Kathleen Wynne tours Muskrat Falls, wants to 'work together' with N.L. on energy
Ontario Premier Kathleen Wynne got a chance to see the Muskrat Falls site up close on Tuesday, as Newfoundland and Labrador Paul Davis pitched his counterparts on renewable power.
Provincial and territorial leaders are in Happy Valley-Goose Bay to talk primarily about aboriginal issues on Wednesday. On Tuesday, Davis helped lead a tour of the Muskrat Falls megaproject, which is now under construction near the town.
After seeing the site, Wynne expressed interest in the potential of hydroelectric energy in Labrador.
"I try not to be jealous, I try and be constructive," she said.
"I try not to covet our neighbours' resources, but to find ways of working together."
Muskrat Falls is using <a href="https://twitter.com/hashtag/cleantech?src=hash">#cleantech</a> to create clean energy. Provinces are committed to taking action on climate change. <a href="http://t.co/ZWBJtj3dsj">pic.twitter.com/ZWBJtj3dsj</a>—@Kathleen_Wynne
Wynne wasn't the only one having a look at the site on Tuesday, as some premiers went along to learn more as well.
The premiers will be sitting down to talk about a national energy strategy later this week in St. John's.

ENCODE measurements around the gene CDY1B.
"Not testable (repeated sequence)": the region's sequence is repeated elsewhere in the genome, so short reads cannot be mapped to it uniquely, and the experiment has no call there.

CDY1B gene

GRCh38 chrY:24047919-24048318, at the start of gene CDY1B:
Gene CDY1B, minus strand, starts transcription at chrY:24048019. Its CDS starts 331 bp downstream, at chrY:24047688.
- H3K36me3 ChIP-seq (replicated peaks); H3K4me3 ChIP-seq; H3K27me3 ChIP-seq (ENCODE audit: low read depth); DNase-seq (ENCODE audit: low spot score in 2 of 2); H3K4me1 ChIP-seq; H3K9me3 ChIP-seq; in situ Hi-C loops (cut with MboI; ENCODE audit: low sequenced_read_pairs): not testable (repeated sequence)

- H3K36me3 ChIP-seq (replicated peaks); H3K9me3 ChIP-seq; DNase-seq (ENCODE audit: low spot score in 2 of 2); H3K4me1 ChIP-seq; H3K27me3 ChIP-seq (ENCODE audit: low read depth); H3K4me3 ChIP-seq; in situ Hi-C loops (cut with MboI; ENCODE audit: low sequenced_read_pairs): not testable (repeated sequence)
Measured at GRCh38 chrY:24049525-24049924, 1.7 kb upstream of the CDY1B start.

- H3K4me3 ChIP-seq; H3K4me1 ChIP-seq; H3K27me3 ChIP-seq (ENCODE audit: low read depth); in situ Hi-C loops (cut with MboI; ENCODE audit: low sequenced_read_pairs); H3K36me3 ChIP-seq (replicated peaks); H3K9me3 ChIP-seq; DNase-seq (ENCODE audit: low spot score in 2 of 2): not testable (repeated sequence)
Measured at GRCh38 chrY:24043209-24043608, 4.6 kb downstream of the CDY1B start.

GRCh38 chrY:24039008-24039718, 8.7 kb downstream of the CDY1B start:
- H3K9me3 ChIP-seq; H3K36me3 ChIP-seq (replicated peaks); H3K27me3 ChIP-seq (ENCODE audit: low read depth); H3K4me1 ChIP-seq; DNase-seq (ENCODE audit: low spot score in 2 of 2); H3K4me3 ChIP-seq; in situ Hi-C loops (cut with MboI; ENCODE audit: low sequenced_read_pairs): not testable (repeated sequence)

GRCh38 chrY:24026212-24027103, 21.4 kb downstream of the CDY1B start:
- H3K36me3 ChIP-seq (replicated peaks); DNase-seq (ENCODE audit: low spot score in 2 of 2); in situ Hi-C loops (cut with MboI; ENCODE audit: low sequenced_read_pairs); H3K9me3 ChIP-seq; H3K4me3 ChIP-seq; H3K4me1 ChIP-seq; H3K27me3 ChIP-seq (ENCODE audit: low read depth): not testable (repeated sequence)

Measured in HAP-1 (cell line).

Before that happens, Davis and Nalcor CEO Ed Martin thought it would be useful to bring some of them to Muskrat Falls to see first-hand the concrete being poured for the giant spillways that will make up the dam.
Most of the power from the current project has already been spoken for in Atlantic Canadian markets. Upstream, the still undeveloped Gull Island project offers significantly more power potential— if Newfoundland and Labrador can attract more buyers.
With Ontario dealing with rising electricity prices lately, and scandals around cancelled power plants, there is hope that they may be interested in what's happening in Labrador.
Martin said the tour was a chance to show Wynne and the other premiers that Newfoundland and Labrador has power to export, and how it falls in line with the growing desire to get power from clean, renewable sources.
"We have a product that they would like to have," he said.
"I need to know Ontario's needs, and we'll do our best to fit our needs and then we'll land on what's the best commercial arrangement."